Paging through Fast Company recently, I came upon an ad for Arconic. Having read the ad, I have very little sense of what they do. They seem to be an engineering firm.They make “materials and technologies.” Another thing they make, as evidenced by this ad, is taglines. Three of them in this one ad alone.
Two of the taglines are in customary positions for taglines. There’s this one positioned directly below the logo:
Innovation, engineered. Boring and generic.
Then there’s the tagline that sits in bold at the end of the block of body copy:
Arconic. Where the future takes shape.
“Future” = “Innovation.“ “Takes shape” = “engineered.” So, at least they’re being consistent, both with their brand’s message and with how boring and generic both taglines are.
Having two taglines is a cardinal branding sin for several reasons. Do I really need to list them? I’m going to assume you can think of a couple on your own.
But what about that third tagline? It’s the one that sits in the position where a headline would customarily sit, right above the body copy. This tagline proclaims:
Where Science Fiction Becomes Nonfiction
Far and away the best of the three taglines. The language in this tagline isn’t so horrifyingly worn out as words like “innovation” and “future” are in tagline land. Talking in terms of science fiction and nonfiction is a little more interesting, and the mild “fiction” parallelism provides a little something to engage the brain.
When a company sends an ad out into the world carrying three taglines, it tells me that, while they may be good at what they do, they are less than clueless about how to communicate what’s so great about their brand. Instead, it communicates that, at least in their marketing, they are unfocused, indecisive and unfamiliar with the notion that the essence of strategy is sacrifice.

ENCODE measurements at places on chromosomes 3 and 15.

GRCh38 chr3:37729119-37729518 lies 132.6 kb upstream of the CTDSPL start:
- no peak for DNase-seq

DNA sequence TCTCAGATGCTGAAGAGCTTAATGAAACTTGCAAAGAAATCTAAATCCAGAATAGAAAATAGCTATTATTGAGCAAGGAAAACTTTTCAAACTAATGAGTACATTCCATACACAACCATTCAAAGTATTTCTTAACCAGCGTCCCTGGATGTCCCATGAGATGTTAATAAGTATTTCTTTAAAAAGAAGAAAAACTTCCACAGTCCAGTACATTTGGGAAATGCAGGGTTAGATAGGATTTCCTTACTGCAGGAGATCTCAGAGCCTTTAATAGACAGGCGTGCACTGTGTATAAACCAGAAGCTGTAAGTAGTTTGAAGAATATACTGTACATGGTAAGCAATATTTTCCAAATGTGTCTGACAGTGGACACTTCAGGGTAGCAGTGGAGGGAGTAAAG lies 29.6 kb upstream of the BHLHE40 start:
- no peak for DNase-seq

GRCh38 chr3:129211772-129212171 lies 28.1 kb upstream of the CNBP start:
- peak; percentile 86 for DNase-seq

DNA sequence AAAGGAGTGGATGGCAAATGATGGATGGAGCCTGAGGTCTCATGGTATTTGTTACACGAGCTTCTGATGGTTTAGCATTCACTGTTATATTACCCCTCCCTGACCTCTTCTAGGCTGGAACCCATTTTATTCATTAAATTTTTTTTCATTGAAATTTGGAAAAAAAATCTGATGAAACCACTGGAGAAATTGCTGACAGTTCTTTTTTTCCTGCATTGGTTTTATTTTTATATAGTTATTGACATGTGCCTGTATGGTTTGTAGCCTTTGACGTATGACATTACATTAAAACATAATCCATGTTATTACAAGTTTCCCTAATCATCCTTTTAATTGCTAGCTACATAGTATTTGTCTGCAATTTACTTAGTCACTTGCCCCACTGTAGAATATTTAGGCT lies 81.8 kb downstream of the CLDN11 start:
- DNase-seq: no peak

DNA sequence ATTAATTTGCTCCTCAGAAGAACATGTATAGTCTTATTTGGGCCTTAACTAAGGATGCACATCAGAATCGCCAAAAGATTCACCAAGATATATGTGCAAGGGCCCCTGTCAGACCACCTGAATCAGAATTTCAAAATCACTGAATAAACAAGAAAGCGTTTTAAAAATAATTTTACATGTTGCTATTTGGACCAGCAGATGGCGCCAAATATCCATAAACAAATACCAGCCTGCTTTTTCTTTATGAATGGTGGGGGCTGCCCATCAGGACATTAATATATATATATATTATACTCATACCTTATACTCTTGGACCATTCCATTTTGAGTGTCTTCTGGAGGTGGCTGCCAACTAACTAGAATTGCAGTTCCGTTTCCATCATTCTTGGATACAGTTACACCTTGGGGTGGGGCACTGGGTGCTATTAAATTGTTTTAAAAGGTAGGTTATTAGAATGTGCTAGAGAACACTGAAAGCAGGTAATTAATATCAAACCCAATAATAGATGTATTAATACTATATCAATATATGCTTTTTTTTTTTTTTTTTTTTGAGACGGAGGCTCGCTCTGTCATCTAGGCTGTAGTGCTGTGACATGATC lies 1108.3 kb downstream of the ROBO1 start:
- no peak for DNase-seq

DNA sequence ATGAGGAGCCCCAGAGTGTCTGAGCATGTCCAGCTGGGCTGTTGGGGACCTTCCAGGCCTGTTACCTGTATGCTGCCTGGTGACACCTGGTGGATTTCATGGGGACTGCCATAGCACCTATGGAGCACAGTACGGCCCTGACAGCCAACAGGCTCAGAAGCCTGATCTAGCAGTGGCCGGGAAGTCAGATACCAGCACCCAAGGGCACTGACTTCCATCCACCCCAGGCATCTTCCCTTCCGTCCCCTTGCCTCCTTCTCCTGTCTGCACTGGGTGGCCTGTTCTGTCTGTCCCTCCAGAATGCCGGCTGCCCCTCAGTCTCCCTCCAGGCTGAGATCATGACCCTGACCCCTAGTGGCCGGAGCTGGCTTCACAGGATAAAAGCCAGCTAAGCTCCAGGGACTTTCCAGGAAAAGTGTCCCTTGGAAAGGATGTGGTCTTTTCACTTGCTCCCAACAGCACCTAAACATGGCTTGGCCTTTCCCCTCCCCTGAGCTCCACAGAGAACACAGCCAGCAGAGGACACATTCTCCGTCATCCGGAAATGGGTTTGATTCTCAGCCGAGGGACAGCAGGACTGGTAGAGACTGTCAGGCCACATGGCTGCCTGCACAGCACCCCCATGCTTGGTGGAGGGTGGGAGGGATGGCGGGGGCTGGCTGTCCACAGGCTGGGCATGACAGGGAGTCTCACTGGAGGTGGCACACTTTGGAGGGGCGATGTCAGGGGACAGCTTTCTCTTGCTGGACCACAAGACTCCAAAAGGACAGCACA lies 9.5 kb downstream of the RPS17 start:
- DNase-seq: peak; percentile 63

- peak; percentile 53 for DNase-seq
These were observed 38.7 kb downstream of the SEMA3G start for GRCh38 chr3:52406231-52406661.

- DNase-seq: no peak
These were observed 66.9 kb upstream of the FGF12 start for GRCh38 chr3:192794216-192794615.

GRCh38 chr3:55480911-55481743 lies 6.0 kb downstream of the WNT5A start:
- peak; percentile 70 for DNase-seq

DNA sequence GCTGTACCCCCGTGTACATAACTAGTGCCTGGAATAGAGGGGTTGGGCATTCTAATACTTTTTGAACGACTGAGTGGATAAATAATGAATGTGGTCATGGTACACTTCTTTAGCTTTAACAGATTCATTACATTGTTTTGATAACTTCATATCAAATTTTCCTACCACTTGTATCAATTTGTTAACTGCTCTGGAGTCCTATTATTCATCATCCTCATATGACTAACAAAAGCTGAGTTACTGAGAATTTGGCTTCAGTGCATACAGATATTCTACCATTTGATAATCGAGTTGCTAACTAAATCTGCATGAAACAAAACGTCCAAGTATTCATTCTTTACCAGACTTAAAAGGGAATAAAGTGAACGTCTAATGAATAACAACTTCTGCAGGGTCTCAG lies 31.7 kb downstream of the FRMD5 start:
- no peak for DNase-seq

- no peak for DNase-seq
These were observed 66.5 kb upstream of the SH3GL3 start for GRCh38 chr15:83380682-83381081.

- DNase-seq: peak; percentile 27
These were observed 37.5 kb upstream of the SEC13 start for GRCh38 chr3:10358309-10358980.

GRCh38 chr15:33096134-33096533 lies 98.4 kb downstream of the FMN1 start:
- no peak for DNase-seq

This company is presumably populated by engineers, who are notoriously bad at doing advertising. In this case, they have employed, among other things, redundancy, which in engineering can be a very smart thing, but in advertising, tends not to be.
By the way, I should mention in fairness that, upon my fifth perusal of this ad, I learned a little more about what they make. The visual of this ad is some kind of futuristic vehicle and three futuristic spheres, all sitting on the surface of a hostile, other planet-like environment. There are callouts subtly overlaid on this visual identifying characteristics or features of these objects, things like “dynamic thermal barrier coatings” and “solar-powered propulsion, integral to the structure.”
So now I have a little better idea of what they make. These callouts are small and in white type, which is part of why it took me five perusals to discover them.
Finally, let me point out that the most interesting bit of language in the whole ad is the last line of copy:
Bring us figments of your imagination, we’ll help you put them in the history books.
This should have been the headline, because it’s evocative, contains a call to action and is nicely supportive of what should be their tagline. It wouldn’t take much to re-engineer this ad according to the instructions I’ve provided. I don’t expect that will happen. Instead, I imagine the folks back at Arconic are congratulating themselves on how innovative they’ve been with this ad, which may be the first ad ever to feature three taglines.